23.    Why can’t we just deploy Wolbachia technology islandwide? Why are field trials taking so long?

To enable the rollout of Wolbachia technology to more areas so that more residents can benefit, NEA has been ramping up our male mosquito production and release capacity. A challenge we face is that Wolbachia technology is nascent, and off-the-shelf commercial solutions for increasing scale are not available. NEA and our collaborators are, therefore, custom-developing innovative engineering solutions to automate production and release, so that the Wolbachia technology can be implemented sustainably and cost-effectively. This process involves the integration of multiple technical disciplines, including biotechnology, engineering, and data analytics, and hence requires considerable time and development of expertise.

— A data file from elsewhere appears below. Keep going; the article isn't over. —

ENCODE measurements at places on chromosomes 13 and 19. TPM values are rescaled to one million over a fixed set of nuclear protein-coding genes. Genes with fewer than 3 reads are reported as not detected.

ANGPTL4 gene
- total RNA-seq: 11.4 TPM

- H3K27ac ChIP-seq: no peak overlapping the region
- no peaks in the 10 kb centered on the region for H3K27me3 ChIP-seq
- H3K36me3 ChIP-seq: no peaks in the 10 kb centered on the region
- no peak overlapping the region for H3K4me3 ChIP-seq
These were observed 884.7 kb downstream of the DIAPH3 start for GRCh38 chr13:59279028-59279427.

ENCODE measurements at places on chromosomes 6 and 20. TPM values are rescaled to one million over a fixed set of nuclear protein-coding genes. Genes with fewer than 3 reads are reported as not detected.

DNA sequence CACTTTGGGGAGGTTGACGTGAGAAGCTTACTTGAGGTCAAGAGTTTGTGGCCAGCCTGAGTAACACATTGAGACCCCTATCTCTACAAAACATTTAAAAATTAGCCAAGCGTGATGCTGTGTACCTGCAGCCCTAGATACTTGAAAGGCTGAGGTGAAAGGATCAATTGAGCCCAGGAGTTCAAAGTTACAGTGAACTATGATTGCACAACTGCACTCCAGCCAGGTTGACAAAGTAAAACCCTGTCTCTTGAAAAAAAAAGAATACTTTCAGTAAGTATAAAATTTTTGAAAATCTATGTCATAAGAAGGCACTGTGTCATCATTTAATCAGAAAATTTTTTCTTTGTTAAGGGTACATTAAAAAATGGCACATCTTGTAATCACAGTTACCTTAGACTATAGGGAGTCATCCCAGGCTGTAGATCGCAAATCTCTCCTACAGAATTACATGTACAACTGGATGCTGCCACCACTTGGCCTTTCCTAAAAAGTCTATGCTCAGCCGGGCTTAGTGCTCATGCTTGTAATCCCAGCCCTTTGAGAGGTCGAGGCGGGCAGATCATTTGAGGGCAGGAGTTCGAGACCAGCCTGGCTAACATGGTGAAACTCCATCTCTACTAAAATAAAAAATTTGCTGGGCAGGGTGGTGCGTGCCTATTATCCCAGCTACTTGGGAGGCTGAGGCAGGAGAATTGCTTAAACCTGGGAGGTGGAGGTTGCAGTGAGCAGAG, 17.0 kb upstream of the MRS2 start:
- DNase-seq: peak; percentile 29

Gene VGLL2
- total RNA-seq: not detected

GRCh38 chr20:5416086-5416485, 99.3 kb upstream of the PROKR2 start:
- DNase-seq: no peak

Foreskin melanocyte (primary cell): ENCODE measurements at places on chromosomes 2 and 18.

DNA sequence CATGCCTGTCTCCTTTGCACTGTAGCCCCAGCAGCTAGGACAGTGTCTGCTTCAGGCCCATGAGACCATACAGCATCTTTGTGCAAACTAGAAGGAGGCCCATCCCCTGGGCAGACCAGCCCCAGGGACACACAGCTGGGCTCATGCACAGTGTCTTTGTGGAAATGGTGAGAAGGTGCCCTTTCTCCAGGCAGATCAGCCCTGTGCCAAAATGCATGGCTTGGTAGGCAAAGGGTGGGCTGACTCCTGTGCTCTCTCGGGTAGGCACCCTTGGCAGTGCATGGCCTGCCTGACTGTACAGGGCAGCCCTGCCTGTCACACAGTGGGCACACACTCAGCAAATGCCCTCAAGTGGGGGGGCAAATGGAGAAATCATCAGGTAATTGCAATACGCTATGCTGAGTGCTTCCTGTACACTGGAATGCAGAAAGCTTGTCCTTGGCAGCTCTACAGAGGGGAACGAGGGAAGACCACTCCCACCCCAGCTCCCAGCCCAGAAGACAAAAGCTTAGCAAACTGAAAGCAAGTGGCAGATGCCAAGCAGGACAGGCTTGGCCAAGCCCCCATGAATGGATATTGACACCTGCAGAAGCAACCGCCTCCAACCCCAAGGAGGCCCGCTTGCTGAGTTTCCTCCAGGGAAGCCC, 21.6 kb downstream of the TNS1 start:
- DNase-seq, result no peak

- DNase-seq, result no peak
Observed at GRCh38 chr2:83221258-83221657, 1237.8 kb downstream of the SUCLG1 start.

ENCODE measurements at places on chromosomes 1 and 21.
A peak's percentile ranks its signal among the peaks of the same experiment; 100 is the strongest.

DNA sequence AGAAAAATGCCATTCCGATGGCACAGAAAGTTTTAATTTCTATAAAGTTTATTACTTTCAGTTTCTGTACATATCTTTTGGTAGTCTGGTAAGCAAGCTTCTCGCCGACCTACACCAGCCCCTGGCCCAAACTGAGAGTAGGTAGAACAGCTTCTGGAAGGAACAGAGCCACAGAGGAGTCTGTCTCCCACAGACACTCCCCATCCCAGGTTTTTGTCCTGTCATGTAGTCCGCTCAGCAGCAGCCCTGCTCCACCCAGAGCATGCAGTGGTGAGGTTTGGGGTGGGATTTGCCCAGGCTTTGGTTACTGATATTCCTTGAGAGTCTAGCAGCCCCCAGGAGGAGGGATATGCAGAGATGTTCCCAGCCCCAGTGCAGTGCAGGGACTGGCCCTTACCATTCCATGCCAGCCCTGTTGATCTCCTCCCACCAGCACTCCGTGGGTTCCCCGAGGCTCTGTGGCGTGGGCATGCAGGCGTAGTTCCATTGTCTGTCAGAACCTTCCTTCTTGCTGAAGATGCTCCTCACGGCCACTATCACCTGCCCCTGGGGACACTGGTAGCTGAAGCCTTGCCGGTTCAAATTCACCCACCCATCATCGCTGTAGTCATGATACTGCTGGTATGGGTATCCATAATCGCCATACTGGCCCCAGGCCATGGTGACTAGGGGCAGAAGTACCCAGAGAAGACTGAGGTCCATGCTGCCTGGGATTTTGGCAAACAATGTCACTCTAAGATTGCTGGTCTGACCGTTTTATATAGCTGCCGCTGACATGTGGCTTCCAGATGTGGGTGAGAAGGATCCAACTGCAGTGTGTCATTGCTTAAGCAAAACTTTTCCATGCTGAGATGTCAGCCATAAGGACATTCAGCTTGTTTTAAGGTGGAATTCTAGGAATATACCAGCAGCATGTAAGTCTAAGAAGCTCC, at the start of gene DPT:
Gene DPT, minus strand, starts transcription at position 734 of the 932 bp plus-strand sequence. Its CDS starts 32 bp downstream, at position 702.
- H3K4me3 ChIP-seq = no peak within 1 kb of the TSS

In step with the development of automation, NEA is rigorously evaluating the technology in the field via a phased approach, and developing strategies and tactics for effective and sustainable deployment. To date, NEA has expanded releases to cover Tampines and Yishun HDB towns entirely as of April 2022. Data collected will allow us to determine if mosquito population suppression at the town level can be sustained with releases of fewer male Wolbachia-Aedes mosquitoes. This is important to allow Wolbachia technology to be sustainably deployed on a larger scale in the future. NEA has also, since May 2020, been testing a more targeted release strategy in dengue high-risk areas of selected neighbourhoods in Choa Chu Kang and Bukit Batok towns, to pre-emptively suppress high Aedes aegypti mosquito populations in these areas. Since April 2022, NEA has also released male Wolbachia-Aedes mosquitoes in the Marine Parade landed residential estate with the aim of developing deployment tactics in such landscapes. These trials are part of NEA’s efforts to expand our repertoire of potential deployment strategies and determine which are most suitable for different contexts. NEA will continue to work to further increase Wolbachia coverage in a cost-effective and sustainable manner.